Examples of melded cloths which may be used in the performance of this invention are described in United Kingdom Pat. No. 1,245,088. The melded cloths may additionally comprise fibres other than conjugate fibres such as cotton, wool, polyethylene terephthalate, nylon or polypropylene fibres. The term "fibre" is used to include not only staple fibres but also filaments and yarns in general. Preferred conjugate fibres include fibres comprising a core of nylon 66 or polyethylene terephthalate in contact with or preferably sheathed in nylon 6 or a nylon 6/nylon 66 copolymer or a polyethylene terephthalate/isoterephthalate copolymer. The terephthalate/isophthalic copolymer preferably comprises from 5 to 25% by weight of copolymerised isophthalic acid. Alternatively the conjugate fibre may comprise a core of polypropylene in contact with nylon 6 or polyethylene especially if the thermoplastics article comprises plasticised polyvinyl chloride.
This invention also includes a method for making a thermoplastics article having a surface region keyed into a piece of cloth wherein the non-woven cloth is positioned against an article-defining surface of a mould, a flowable thermoplastics material is introduced into the mould end is contacted with the cloth while under pressure and at a temperature above the softening point of the thermoplastics material. At least one component of the cloth should be capable of remaining form-stable during the process. The method is preferably performed using an injection moulding technique particularly if it is desired to produce a structural foam. In an injection moulding process, the mould is filled with molten thermoplastics material under pressure.
The method may also be performed using a blow moulding technique in which case thermoplastics material in a heat-softened state is caused to flow into contact with the non-woven cloth under the influence of the pneumatic pressure used to expand the parison.
If thermoplastics such as polyethylene or polyvinyl chloride are to be used, the method may be performed using a rotational moulding technique. For example a polyethylene powder or a polyvinyl choride plastisol could be introduced into a rotatable mould and heated while the mould is rotated. Therefore this invention provides a method for making a thermoplastics article wherein the non-woven cloth is positioned against an article-defining surface of a rotatable mould, a powder or plastisol of thermoplastics material is introduced into the mould and then the mould is heated and rotated to rotationally mould the thermoplastics material. Alternatively thermoplastics may be keyed to the melded cloth by calendering (e.g. plasticised polyvinyl chloride) or extrusion coating (e.g. polyethylene or polypropylene) onto the melded cloth. In particular this invention provides a method for making a thermoplastics article wherein thermoplastics material is extrusion coated onto the non-woven cloth and the coated cloth is passed through nip-rollers while the thermoplastics material is still in a flowable condition.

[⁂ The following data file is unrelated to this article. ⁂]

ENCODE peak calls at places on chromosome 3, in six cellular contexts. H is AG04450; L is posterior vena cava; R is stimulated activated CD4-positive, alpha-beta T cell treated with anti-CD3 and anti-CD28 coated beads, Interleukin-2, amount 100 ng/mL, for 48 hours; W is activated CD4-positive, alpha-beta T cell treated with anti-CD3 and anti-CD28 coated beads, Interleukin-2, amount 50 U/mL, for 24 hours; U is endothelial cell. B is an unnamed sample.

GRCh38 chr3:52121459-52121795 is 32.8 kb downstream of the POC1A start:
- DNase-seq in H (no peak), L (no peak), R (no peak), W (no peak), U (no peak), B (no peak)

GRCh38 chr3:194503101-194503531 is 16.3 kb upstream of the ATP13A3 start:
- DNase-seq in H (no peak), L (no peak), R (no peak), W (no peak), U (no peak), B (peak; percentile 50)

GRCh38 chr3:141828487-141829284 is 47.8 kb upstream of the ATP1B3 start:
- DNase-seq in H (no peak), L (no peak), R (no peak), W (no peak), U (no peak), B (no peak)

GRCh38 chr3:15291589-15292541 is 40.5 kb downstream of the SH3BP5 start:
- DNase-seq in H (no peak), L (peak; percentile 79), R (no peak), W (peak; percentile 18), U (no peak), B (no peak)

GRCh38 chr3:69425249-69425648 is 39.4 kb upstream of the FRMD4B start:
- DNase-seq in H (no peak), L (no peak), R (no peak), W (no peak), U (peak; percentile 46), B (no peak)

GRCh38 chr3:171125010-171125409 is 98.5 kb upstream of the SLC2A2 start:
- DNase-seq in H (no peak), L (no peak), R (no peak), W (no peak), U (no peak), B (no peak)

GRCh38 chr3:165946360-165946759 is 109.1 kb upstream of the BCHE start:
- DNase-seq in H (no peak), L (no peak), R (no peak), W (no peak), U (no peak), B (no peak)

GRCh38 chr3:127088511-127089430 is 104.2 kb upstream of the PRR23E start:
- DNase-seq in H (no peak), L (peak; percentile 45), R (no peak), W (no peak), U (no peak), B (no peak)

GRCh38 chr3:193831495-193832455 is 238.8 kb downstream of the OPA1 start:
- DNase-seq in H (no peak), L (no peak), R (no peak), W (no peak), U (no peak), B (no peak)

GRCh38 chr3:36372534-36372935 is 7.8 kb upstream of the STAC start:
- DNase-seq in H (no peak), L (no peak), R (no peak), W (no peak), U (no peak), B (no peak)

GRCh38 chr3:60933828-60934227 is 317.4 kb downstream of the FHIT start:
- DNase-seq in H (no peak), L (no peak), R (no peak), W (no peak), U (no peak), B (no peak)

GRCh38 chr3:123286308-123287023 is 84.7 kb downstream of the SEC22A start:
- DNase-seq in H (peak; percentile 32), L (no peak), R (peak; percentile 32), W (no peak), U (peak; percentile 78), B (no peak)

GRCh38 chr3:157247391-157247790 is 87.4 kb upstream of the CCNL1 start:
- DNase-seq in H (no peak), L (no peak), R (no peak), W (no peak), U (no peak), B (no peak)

The thermoplastics materials used in the performance of this invention are preferably crystalline polyolefins, particularly polymers or copolymers of propylene and ethylene and including copolymers of ethylene with up to 40% by weight of unsaturated esters of carboxylic acids such as vinyl acetate or alkyl acrylates and methacrylates.
The invention is illustrated by the following Examples. The melt flow index quoted in the Examples was measured according to British Standard 2782: Part 1/105C/1970 using a 2.16 kg load but carried out using a temperature of 230° C. instead of 190° C.
A melded cloth was made by passing a felt of contiguous conjugate fibres (each fibre consisting of a nylon 66 core enclosed in a nylon 6 sheath) through a pair of calender rollers. The upper roller was provided with heated teeth which pressed down on the felt causing the outer sheaths of contiguous compressed fibres to fuse together in the region of the compression and thus form a melded cloth. The cloth had a thickness of 1 mm and a weight of 120 g/m2 and was of the type normally used as curtain material. A piece of the melded cloth was then keyed onto a moulded plaque by the following process.